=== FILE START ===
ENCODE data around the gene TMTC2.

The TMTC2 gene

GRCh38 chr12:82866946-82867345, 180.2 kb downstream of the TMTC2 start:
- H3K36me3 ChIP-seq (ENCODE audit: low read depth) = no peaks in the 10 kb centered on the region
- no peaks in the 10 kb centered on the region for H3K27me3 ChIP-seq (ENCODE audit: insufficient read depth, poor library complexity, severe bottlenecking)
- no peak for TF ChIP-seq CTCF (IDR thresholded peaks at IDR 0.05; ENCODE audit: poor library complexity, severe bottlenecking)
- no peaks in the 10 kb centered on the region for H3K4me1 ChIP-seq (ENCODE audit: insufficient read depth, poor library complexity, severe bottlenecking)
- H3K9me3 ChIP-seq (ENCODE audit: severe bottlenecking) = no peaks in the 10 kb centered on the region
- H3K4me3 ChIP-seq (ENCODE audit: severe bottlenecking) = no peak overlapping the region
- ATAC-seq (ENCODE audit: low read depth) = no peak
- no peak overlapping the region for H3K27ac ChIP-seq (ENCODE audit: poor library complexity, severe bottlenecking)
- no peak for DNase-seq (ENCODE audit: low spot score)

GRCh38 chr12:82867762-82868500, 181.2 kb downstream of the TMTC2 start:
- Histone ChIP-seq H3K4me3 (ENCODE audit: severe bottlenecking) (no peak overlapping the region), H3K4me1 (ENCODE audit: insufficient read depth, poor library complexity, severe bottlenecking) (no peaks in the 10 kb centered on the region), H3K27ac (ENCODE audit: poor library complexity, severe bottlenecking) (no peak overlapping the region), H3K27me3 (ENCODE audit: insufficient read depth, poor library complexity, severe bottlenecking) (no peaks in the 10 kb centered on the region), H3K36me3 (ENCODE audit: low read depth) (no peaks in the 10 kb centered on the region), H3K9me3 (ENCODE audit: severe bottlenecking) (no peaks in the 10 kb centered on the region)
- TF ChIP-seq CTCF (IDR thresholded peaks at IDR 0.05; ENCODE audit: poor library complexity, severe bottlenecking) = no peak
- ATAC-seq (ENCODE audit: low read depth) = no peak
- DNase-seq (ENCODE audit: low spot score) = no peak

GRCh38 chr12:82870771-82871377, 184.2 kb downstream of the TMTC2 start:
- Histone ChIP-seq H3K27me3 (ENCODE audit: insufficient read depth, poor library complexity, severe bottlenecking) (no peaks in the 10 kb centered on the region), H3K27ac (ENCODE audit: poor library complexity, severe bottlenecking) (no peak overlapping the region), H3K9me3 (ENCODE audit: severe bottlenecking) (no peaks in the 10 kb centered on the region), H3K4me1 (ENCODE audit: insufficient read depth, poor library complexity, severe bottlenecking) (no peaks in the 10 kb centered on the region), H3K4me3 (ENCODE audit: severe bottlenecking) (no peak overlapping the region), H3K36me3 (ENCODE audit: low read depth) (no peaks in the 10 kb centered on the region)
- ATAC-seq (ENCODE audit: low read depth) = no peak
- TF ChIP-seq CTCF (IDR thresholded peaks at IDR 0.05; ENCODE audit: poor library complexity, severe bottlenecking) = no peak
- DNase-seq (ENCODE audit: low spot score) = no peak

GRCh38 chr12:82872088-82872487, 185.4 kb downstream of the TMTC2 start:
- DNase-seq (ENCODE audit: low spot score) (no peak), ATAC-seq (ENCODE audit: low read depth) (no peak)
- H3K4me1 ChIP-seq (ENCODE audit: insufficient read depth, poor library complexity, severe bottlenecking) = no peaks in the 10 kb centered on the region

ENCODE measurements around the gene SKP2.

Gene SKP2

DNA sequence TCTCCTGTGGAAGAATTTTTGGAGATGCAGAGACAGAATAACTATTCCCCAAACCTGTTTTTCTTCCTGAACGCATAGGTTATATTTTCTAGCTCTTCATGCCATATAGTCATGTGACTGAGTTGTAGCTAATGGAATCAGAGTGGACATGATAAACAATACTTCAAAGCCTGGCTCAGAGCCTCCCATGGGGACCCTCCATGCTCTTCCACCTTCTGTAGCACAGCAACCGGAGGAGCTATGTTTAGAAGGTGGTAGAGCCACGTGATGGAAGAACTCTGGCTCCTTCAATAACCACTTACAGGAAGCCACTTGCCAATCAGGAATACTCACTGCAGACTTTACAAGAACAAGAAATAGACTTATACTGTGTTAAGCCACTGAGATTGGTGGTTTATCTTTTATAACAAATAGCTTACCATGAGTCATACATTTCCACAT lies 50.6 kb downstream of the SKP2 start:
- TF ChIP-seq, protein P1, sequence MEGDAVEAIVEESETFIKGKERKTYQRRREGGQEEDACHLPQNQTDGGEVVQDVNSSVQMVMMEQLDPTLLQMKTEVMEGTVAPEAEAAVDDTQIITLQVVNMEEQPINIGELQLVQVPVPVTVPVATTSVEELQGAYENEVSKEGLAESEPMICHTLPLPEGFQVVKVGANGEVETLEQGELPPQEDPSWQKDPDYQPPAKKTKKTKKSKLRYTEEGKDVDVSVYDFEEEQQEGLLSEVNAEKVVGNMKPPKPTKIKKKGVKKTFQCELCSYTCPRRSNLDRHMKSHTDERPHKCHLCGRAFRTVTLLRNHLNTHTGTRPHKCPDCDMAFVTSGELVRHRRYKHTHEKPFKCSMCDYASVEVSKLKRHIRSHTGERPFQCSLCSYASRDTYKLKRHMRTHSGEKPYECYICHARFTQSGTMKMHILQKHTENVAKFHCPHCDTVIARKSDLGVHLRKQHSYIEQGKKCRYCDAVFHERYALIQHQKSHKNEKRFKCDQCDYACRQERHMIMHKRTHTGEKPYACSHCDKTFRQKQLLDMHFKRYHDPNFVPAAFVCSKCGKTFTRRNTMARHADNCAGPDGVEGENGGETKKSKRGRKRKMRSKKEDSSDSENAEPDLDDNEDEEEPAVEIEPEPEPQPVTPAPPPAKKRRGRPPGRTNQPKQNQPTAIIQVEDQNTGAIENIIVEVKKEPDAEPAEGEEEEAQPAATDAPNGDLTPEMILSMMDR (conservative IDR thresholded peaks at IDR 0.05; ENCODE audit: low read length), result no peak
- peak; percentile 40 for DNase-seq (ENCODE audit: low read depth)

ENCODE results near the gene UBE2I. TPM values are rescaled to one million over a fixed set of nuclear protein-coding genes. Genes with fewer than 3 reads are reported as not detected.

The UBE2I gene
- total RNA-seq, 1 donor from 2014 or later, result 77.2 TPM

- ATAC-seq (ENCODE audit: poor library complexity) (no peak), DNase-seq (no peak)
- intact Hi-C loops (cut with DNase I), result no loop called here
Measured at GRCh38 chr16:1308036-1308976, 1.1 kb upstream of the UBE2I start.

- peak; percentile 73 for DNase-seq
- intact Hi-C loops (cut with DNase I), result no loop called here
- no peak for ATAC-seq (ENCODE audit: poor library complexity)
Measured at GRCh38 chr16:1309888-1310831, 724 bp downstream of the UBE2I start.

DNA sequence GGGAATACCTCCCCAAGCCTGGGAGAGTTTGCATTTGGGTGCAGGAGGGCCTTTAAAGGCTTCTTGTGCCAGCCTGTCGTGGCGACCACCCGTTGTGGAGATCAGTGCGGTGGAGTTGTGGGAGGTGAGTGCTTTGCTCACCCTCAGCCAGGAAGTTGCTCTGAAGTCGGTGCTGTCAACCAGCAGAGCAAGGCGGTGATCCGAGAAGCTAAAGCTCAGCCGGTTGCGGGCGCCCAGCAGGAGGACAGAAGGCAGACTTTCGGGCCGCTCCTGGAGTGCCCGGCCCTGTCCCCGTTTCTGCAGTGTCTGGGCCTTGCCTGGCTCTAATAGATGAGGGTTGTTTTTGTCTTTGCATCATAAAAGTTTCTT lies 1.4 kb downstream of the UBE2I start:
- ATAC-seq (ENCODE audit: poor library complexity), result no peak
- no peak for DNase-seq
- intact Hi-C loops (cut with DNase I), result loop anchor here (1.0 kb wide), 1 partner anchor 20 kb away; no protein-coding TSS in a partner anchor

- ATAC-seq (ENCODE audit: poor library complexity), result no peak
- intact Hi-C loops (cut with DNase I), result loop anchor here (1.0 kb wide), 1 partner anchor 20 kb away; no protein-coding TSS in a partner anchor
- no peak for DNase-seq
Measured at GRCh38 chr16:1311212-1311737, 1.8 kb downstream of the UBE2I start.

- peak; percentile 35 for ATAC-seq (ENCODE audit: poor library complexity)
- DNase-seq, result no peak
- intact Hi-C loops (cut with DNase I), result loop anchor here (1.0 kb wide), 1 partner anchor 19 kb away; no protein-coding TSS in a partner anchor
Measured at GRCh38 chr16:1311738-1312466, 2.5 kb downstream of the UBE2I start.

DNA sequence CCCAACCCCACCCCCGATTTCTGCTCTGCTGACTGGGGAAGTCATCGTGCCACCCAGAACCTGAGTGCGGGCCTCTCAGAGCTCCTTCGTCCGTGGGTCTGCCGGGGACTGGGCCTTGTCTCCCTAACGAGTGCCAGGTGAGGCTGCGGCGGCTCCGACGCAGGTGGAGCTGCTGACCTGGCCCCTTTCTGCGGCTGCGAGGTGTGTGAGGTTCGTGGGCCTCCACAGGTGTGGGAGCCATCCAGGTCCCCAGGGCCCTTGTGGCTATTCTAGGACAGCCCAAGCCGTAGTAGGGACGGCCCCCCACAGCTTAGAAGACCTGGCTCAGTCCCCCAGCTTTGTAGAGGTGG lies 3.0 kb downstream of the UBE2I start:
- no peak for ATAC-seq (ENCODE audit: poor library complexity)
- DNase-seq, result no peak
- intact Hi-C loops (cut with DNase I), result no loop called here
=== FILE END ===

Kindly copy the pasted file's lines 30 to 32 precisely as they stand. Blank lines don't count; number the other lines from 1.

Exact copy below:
- peak; percentile 40 for DNase-seq (ENCODE audit: low read depth)

ENCODE results near the gene UBE2I. TPM values are rescaled to one million over a fixed set of nuclear protein-coding genes. Genes with fewer than 3 reads are reported as not detected.

The UBE2I gene